So something I had not realised at the time of my last post was that I was pregernernent. Uh, pregnant.
I mean, it was too soon to tell so I probably wouldn’t have been classed as pregnant technically, but I had conceived. At some point around the third week of August, to be precise. I am now 25 weeks.
I know that doesn’t add up. It’s weird how they determine how pregnant you are.
The old fashioned way, starting from the first day of my last period, I am 26 weeks (almost 27).
Going by my charts, I last ovulated on the 21st August, which is 24 weeks ago (This literally *has* to be when I actually conceived, within a day or two. Seriously, the window is tiny).
But according to my last ultrasound, the baby is of a size that indicates it is due to burst out on the 18th May. That is 15 weeks away; putting me at 25 weeks. And that is the official date all the doctors and midwives go by.
So, like three years later! omg about time. How did this finally happen?
An entry or so ago I wrote about how we had been seeing a fertility specialist who had been heavily recommending IVF. I was very hesitant to commit to that option.. but I had read about a procedure women often go through first in order to determine that their fallopian tubes are unobstructed. The HSG test, where they flush radioactive fluid through your tubes while giving you an X-ray to observe the flow.
If your fallopian tubes are open, there is no reason you shouldn’t be getting pregnant. However there is an increasing body of research emerging showing that simply having this procedure performed can increase your chances of conception. My sister had had it done, and had become pregnant next cycle. I wanted to give it a go. The specialist wouldn’t commit to the potential of it actually helping, but agreed it would be useful to have a look at the functioning of my one remaining tube.
I was really nervous about the procedure. REALLY nervous. My sister described it as the most painful experience of her life. She lost control of her bowels on the table… while simultaneously vomiting. I told this to the specialist and he prescribed me some Valium and some Panadeine Forte to take immediately prior to the test.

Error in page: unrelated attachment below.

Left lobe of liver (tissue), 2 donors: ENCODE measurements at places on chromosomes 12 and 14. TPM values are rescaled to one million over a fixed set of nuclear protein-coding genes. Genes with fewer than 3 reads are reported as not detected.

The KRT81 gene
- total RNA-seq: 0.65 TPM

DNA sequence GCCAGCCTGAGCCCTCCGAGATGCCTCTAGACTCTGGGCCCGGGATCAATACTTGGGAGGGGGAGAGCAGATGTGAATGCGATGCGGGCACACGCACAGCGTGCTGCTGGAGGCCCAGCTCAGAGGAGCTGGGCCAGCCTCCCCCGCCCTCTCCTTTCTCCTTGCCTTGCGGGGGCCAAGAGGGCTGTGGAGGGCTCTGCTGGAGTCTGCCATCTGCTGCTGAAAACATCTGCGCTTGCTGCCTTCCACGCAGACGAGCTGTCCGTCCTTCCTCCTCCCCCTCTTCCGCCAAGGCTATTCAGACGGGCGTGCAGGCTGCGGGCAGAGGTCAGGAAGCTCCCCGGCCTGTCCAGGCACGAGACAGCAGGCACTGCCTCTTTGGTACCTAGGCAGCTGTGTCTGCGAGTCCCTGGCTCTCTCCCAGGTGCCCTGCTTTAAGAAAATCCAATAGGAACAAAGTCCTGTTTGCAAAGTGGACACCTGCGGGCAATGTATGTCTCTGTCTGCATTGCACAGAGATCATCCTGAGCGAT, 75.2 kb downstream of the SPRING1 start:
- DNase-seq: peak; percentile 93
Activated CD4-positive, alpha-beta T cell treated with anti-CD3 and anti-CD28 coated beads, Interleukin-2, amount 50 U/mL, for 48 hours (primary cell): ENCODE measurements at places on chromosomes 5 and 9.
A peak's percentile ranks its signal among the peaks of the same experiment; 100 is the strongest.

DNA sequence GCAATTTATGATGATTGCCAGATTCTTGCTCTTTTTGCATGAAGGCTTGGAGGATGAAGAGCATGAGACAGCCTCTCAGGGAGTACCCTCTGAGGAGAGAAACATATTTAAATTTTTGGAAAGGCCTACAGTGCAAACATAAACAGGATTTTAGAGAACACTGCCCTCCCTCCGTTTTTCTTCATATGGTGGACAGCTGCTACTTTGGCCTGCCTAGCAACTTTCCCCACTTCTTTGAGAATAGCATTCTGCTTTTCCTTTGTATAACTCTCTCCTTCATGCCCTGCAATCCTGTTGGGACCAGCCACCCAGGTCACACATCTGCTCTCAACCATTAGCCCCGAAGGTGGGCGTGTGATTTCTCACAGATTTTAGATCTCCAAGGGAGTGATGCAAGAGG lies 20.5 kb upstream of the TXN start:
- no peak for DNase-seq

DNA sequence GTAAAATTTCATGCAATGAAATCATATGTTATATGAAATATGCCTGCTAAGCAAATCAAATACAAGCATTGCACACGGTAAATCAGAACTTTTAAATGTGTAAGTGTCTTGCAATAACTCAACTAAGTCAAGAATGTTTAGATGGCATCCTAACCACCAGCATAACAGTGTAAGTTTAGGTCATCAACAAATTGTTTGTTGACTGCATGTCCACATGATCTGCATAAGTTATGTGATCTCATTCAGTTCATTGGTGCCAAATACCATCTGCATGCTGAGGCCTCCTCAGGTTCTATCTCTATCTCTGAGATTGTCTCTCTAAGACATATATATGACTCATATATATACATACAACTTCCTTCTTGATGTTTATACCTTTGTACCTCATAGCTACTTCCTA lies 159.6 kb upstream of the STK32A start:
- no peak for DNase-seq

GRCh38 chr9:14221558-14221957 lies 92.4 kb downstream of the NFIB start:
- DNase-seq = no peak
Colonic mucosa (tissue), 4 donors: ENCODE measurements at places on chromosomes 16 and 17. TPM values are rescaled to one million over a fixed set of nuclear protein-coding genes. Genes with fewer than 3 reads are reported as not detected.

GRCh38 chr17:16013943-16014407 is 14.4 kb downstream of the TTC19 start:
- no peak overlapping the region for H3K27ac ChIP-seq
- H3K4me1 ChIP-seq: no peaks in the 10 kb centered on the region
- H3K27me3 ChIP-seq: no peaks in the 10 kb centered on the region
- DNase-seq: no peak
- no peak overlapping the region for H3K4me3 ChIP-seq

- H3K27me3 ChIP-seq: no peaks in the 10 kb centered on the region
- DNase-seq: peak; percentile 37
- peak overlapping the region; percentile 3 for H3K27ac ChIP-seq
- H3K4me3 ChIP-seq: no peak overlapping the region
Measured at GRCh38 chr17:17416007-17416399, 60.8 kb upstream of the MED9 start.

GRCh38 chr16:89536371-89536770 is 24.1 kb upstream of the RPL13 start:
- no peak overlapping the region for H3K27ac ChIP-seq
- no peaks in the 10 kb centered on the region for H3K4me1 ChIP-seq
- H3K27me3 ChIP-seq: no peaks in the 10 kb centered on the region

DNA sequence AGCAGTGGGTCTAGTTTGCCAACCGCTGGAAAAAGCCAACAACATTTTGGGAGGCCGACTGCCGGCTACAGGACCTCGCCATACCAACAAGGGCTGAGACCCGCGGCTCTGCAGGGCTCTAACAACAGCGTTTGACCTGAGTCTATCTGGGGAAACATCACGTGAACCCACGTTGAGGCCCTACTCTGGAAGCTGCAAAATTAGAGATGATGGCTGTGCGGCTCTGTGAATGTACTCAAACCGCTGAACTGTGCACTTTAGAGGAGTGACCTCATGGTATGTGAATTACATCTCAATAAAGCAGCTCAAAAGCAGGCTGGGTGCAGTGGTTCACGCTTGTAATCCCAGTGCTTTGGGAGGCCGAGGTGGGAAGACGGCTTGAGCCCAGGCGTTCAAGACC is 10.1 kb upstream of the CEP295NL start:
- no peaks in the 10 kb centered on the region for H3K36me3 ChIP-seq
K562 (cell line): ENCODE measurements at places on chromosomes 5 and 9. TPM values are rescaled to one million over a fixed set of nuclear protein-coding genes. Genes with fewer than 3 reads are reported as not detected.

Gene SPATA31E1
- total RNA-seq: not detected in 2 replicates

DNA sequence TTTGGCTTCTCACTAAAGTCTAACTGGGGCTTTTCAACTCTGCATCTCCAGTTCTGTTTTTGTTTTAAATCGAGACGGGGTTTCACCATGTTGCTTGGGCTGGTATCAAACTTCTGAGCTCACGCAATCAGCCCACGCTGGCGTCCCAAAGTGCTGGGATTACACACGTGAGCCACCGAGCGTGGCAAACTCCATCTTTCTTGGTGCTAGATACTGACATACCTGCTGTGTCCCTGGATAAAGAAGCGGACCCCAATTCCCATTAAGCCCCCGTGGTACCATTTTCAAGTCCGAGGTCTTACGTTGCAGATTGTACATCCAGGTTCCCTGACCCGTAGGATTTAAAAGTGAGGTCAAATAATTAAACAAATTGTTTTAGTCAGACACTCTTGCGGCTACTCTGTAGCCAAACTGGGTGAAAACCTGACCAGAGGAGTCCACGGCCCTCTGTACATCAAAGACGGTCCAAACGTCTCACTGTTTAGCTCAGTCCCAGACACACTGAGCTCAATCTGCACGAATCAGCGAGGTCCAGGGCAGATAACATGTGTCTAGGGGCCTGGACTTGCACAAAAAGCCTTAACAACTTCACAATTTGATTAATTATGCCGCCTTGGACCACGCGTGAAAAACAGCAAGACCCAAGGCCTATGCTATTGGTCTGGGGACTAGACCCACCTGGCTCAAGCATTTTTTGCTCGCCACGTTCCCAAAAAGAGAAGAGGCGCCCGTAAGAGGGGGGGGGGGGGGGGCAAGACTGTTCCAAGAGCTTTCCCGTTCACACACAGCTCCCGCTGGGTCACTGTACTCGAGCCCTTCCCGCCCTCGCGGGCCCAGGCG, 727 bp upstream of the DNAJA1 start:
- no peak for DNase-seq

As a result of these prescriptions I don’t remember much of the procedure, except that it was only mildly uncomfortable. We realised later that the reason my sister’s experience was so awful was that she was experiencing ovarian torsion at precisely the same time it was happening.
So it went fine. I went home much relieved. Within two cycles I was pregnant.
I haven’t posted about it anywhere. I’ve told my family and friends and colleagues, but I’ve felt too uncomfortable to make a proclamation. I have been very averse to doing one of those adorable announcements where you post a photo of the parents’ shoes and a pair of baby shoes and the due date or something. Ugh.
When I consider why, it is partly that I can’t get too excited after a) how long it has taken and b) the miscarriage and c) my age. But it is also that this is not a huge life achievement / goal / bucket list item for me. I don’t think it is going to change my identity. It is not something I always thought I would do, or have always looked forward to, or taken for granted, the way many women do. To be honest, I’m surprised I’m doing it and am having lots of second thoughts and mild anxieties that I am doing the wrong thing, that my life will have to change in lots of massive ways I’m unprepared for, and will regret it.
But… it’s too late now this is happening I am pregernernent lol see u on the other side